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J Oncol Pract. 2007 September; 3(5): 280.
PMCID: PMC2793842

The Coalition of Cancer Cooperative Groups

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Robert L. Comis, MD

The Coalition of Cancer Cooperative Groups has membership from 10 National Cancer Institute (NCI)–sponsored Cooperative Groups, from the country's leading patient advocacy organizations, and from thousands of oncology and cancer research specialists. The Coalition also works with its partners in the health care industry to streamline and promote cancer clinical trials in both the public and private sectors.

A nonprofit organization founded in 1997, the Coalition's mission is to improve the quality of life and survival of cancer patients by increasing participation in cancer clinical trials. The Coalition has created and made available a suite of programs and services designed to increase the understanding of cancer clinical trials and boost participation. Since the founding of the Coalition in 1997, patient participation in Cooperative Group trials has gone up by about 30%.

The Cooperative Groups are the country's clinical research engine, treating more than one half of all patients participating in clinical trials in the United States. This year the Cancer Cooperative Groups became the first group to receive an American Society of Clinical Oncology (ASCO) Distinguished Service Award for Scientific Leadership, recognizing the “team science” achievements of the Cooperative Groups in designing and conducting cancer clinical trials.

The Coalition has worked closely with ASCO in fostering clinical trials participation in community-based practices. Since 2003, the Coalition has been the sole sponsor of the ASCO Clinical Trials Participation Award, which has recognized 53 excellent community-based practices. Also, it cosponsors, along with ASCO and the Oncology Nursing Society, the ASCO Clinical Trials Workshop where teams of physicians and nurses are trained and educated about best practices for successful clinical trials sites.

Building national awareness and educating the public about clinical trials is the focal point of the Coalition's National Awareness Campaign. The award-winning Knowledge is Power, an 8-page patient education supplement in Newsweek magazine, is the program centerpiece.1 It, along with other educational material for patients, is available on the Coalition Web site.2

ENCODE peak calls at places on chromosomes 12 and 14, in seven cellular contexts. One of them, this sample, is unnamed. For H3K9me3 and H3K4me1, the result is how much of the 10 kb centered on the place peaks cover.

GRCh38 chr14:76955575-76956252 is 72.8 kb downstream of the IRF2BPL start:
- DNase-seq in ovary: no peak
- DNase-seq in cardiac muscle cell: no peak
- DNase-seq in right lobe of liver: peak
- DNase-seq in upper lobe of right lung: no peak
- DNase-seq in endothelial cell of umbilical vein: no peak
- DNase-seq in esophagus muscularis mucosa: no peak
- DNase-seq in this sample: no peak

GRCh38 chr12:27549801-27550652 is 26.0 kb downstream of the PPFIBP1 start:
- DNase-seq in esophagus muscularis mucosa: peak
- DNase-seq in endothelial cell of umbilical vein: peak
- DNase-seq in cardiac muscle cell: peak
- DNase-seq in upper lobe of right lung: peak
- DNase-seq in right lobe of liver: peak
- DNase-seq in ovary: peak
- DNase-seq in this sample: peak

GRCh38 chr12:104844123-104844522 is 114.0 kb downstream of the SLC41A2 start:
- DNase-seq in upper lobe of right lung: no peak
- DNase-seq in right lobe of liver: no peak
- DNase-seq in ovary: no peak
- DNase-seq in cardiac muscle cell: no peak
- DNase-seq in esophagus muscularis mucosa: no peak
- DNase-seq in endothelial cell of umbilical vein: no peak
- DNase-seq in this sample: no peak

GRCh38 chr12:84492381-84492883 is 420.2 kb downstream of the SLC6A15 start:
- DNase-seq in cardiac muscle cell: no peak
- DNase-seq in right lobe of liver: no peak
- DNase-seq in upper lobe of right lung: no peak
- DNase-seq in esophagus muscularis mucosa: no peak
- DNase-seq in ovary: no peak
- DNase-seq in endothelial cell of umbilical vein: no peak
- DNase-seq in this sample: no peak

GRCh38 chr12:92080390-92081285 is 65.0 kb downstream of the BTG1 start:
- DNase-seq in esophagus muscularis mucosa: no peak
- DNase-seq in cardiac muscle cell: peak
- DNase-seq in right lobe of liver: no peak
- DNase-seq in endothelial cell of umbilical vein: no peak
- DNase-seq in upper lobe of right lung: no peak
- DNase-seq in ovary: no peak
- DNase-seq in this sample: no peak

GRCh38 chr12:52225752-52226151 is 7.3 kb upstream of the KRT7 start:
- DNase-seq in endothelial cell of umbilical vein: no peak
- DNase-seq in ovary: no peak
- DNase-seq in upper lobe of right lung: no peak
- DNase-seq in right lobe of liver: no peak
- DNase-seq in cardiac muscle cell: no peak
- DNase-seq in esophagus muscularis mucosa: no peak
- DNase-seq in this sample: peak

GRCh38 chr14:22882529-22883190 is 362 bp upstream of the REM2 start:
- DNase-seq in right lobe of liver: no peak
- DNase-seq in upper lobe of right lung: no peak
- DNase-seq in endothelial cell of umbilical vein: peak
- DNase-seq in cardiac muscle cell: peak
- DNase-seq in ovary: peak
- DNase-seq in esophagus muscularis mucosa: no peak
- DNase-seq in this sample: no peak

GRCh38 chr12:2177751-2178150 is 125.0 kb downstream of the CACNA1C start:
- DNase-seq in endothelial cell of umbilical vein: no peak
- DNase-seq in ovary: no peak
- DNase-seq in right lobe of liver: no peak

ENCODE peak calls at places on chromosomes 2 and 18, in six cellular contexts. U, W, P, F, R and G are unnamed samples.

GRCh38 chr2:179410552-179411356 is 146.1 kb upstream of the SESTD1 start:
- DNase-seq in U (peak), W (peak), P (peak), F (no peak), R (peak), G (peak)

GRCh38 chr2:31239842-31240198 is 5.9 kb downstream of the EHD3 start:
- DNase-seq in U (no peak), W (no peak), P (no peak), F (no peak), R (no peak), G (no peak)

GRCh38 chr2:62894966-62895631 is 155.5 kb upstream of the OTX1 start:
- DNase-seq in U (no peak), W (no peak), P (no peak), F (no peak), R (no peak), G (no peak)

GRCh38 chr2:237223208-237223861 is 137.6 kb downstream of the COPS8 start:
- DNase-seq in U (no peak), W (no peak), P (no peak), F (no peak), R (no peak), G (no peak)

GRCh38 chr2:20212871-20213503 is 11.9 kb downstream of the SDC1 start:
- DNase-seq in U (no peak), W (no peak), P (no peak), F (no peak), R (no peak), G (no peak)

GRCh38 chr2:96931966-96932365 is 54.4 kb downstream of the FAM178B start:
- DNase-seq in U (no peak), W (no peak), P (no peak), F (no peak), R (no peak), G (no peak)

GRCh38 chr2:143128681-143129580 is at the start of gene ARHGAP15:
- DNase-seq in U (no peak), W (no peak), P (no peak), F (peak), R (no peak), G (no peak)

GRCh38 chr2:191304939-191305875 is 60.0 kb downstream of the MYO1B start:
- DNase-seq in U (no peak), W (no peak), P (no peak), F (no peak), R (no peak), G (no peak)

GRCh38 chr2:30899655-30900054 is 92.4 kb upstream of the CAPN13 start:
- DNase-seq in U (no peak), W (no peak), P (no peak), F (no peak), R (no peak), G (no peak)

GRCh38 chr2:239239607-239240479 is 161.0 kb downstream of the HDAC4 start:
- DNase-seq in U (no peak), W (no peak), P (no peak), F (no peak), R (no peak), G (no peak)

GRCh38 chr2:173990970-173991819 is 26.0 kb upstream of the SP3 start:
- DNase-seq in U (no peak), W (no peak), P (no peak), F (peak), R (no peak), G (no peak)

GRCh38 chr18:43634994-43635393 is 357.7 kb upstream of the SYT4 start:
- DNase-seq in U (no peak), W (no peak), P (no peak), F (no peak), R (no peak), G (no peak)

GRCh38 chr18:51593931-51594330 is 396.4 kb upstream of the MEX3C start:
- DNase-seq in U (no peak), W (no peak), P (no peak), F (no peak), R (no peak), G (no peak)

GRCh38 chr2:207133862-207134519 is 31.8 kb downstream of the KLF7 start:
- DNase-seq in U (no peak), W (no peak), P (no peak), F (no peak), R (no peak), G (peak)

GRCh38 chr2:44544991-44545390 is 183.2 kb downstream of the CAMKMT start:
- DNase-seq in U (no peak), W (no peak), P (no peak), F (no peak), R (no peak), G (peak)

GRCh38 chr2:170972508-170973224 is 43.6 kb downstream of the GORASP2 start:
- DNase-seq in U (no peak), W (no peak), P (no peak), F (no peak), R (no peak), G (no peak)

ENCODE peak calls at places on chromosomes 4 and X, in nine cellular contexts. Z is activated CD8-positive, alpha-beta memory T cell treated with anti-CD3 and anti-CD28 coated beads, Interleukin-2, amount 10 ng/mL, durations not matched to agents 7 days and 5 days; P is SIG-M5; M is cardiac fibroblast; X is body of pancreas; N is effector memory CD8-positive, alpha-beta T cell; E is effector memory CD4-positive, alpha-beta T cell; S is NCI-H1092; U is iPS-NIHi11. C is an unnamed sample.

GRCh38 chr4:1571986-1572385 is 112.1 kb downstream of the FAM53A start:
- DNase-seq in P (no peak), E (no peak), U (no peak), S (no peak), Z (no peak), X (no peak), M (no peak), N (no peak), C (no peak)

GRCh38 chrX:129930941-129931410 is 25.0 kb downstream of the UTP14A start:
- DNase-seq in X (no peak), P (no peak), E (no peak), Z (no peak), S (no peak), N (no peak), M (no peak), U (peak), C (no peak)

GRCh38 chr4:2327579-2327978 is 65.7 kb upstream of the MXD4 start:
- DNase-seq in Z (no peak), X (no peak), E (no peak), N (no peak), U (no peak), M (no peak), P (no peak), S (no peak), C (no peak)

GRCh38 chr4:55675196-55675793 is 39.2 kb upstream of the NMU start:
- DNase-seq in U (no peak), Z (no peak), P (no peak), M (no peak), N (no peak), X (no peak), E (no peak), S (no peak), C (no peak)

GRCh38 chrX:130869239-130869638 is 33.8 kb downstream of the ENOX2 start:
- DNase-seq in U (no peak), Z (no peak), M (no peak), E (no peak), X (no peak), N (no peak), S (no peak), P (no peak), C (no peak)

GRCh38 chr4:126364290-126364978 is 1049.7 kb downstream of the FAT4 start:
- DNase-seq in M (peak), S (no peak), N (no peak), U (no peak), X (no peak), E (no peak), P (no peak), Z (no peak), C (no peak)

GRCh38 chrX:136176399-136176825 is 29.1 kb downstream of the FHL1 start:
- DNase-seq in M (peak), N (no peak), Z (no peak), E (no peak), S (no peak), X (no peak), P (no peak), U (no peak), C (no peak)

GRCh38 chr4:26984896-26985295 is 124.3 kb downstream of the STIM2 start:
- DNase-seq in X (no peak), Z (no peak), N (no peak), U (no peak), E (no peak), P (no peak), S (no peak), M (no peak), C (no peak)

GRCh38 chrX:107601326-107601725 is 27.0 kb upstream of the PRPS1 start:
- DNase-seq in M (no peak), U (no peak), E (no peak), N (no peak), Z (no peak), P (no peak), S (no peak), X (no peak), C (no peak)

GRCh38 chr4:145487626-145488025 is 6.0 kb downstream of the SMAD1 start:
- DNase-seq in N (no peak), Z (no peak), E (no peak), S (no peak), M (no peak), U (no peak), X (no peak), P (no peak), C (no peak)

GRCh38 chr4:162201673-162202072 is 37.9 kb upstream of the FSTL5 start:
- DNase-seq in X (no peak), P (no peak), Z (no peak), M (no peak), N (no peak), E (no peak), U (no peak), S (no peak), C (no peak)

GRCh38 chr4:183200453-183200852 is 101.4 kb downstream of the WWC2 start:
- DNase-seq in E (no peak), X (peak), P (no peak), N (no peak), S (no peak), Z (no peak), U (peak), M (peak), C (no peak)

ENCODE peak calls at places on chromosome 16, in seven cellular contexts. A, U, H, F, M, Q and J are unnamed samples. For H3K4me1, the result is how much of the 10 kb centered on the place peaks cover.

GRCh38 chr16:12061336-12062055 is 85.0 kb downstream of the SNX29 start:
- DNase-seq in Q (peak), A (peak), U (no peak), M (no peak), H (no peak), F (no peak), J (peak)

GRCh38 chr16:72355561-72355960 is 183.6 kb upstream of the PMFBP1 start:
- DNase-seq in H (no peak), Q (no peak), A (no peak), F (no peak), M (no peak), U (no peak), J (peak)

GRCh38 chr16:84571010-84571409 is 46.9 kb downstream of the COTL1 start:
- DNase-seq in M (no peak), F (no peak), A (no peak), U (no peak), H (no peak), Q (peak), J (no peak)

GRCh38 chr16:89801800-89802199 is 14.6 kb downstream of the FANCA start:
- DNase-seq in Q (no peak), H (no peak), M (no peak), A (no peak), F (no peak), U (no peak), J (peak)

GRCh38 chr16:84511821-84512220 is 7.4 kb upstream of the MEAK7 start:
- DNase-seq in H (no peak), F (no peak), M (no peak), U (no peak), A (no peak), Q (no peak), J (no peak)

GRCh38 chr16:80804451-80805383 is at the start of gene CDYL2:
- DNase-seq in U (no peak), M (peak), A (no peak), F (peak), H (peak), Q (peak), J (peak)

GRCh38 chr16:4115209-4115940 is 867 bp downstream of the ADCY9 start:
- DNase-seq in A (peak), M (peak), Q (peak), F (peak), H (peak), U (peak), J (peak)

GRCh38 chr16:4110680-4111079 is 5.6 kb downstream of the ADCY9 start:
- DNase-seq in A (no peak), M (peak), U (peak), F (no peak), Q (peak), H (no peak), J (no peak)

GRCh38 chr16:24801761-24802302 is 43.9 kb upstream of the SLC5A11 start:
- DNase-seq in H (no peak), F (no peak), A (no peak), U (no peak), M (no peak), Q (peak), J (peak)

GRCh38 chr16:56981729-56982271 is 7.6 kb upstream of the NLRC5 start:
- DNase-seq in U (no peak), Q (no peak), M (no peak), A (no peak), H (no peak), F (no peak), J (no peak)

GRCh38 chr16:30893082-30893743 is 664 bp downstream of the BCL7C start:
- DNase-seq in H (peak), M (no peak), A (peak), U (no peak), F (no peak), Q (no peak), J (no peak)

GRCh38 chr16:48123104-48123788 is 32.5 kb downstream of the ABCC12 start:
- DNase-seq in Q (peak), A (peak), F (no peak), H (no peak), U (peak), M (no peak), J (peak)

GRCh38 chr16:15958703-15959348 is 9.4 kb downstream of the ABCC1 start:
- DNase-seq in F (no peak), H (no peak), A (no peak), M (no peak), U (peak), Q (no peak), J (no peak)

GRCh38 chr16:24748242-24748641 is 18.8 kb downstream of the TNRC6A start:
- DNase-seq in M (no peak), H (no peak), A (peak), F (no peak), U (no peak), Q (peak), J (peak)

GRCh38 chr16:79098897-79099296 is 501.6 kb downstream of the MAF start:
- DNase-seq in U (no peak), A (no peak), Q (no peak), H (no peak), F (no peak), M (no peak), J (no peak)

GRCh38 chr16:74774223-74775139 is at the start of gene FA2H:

Another Coalition program geared toward increasing patient accrual is TrialCheck. The TrialCheck database3 is updated daily and provides information about cancer clinical trials available throughout the country. In partnership with IMPAC Medical Systems Inc, TrialCheck is the only clinical trials database integrated into an electronic medical record system.

In 2005, the Coalition and Northwestern University, Chicago, Illinois, developed a web-based survey of attitudes and awareness of cancer survivors to investigate the reasons behind low levels of patient participation in clinical trials. The results of this survey were recently presented at the 43rd Annual Meeting of ASCO, Chicago, Illinois, in a poster presentation.4 The survey found that the majority of cancer survivors would have considered enrolling in a clinical trial if their physician had made them aware of the option. The findings underscore that physician communication and attitudes about cancer clinical trials are pivotal to patient awareness and enrollment.

Recently, in the area of support and funding for cancer research, the Coalition was at the forefront of an effort to halt a 10% decrease in NCI funding of the Cooperative Groups, which would have come on top of a steady decrease in NCI funding since 2002. The issue was covered in the Wall Street Journal and the USAToday, among other media outlets.5,6 On May 22, 2007, the Cooperative Groups received notice from the NCI that program budgets for fiscal year 2007 will remain stable at the fiscal year 2006 level. However, ultimately, a reversal of the downward trend and an increase in funding is needed to keep pace with the rising costs of clinical research and the increasing number of new agents to investigate.

Throughout the past decade, the Coalition has maintained and refined its focus on its mission. However, more work needs to be done, especially in the important area of bridging government, physicians, industry, and patient advocates. The Coalition's Scientific Leadership Councils are designed to bring national leaders in research and the cancer community together to address significant gaps in knowledge, unanswered scientific questions, and unfulfilled medical needs that potentially delay or jeopardize long-term prospects for developing and implementing new approaches to research. The task of the Councils is to recommend and profile the most promising research in specific diseases, and convene stakeholders in the cancer community to help form common goals and understanding around these research needs.


1. Knowledge is Power: A Patient's Guide to Cancer Clinical Trials! Newsweek. 2003. Jun 2,
2. Coalition of Cancer Cooperative Groups: Welcome to
3. Trial Check: Welcome to
4. Comis RL, Colazzi DD, Miller JD. Barriers to cancer clinical trials (CCT) participation: “We have met the enemy and he is us.” J Clin Oncol. 2007;25:338s. (abstr 6567)
5. Funding Concerns Hit Some Cancer Trials. The Wall Street Journal. 2007 Feb 07;
6. Proposal would cut cancer institute budget again. USA Today. 2007. Jan 29,

Articles from Journal of Oncology Practice are provided here courtesy of American Society of Clinical Oncology